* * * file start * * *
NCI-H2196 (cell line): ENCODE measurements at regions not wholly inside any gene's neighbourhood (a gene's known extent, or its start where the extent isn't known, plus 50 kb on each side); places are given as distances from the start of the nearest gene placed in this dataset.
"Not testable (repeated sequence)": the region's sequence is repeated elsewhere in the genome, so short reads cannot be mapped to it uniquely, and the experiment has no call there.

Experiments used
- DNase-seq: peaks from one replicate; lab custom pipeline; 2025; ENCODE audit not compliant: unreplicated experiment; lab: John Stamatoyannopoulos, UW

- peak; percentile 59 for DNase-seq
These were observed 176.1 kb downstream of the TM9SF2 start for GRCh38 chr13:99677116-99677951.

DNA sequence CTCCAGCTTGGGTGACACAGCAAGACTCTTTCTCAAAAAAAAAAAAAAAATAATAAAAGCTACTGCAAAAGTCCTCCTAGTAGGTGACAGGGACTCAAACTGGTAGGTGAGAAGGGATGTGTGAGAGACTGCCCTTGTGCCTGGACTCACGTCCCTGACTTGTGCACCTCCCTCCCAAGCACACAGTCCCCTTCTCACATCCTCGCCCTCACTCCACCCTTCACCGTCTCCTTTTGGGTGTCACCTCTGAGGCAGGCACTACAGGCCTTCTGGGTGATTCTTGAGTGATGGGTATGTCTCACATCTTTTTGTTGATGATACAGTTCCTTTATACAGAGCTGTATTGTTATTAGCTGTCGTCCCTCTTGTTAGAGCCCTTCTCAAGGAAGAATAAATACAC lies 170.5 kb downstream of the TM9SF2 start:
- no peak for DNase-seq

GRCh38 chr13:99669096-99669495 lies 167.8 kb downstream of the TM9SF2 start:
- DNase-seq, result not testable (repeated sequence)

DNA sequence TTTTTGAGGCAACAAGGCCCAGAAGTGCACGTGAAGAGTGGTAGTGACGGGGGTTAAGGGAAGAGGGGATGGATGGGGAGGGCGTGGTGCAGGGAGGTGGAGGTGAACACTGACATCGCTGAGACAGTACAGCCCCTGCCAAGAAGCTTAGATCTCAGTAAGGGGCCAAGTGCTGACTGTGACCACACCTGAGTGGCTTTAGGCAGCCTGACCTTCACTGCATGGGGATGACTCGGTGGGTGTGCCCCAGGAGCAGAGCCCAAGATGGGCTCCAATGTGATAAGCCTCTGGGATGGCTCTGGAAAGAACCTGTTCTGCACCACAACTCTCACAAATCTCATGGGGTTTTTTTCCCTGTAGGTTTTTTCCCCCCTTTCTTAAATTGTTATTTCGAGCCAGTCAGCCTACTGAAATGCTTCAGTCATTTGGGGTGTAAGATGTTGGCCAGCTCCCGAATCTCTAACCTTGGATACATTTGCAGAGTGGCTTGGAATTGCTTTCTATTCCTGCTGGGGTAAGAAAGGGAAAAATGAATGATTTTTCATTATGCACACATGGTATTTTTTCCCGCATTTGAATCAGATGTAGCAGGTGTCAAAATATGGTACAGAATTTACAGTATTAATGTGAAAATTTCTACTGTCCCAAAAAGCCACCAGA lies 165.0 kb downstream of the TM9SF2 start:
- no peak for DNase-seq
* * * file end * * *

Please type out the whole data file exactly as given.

NCI-H2196 (cell line): ENCODE measurements at regions not wholly inside any gene's neighbourhood (a gene's known extent, or its start where the extent isn't known, plus 50 kb on each side); places are given as distances from the start of the nearest gene placed in this dataset.
"Not testable (repeated sequence)": the region's sequence is repeated elsewhere in the genome, so short reads cannot be mapped to it uniquely, and the experiment has no call there.

Experiments used
- DNase-seq: peaks from one replicate; lab custom pipeline; 2025; ENCODE audit not compliant: unreplicated experiment; lab: John Stamatoyannopoulos, UW

- peak; percentile 59 for DNase-seq
These were observed 176.1 kb downstream of the TM9SF2 start for GRCh38 chr13:99677116-99677951.

DNA sequence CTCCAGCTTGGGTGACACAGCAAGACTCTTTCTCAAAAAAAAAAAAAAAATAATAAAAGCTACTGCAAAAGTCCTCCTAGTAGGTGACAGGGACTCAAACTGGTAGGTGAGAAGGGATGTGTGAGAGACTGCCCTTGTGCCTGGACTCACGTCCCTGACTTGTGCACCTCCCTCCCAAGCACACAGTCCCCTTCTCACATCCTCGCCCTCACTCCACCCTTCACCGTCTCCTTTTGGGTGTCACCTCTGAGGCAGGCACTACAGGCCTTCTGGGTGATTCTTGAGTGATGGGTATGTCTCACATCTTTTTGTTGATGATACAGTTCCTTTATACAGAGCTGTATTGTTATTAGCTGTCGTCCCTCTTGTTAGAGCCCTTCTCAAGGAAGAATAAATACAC lies 170.5 kb downstream of the TM9SF2 start:
- no peak for DNase-seq

GRCh38 chr13:99669096-99669495 lies 167.8 kb downstream of the TM9SF2 start:
- DNase-seq, result not testable (repeated sequence)

DNA sequence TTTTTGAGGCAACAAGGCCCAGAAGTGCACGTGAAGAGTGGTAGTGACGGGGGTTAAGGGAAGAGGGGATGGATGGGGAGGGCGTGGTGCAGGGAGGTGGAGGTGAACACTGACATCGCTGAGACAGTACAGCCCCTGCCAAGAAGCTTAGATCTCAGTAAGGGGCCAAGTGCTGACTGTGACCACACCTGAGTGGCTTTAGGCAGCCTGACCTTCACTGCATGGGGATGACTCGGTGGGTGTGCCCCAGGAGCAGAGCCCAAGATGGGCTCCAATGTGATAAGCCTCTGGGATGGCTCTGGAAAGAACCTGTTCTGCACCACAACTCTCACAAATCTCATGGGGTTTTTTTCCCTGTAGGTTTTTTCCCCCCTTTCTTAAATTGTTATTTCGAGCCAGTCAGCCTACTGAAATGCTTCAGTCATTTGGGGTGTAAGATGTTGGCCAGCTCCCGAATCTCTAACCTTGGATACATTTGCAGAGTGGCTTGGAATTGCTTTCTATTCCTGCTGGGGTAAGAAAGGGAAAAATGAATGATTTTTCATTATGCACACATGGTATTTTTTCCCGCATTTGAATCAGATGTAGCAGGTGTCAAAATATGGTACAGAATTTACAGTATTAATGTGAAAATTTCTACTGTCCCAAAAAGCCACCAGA lies 165.0 kb downstream of the TM9SF2 start:
- no peak for DNase-seq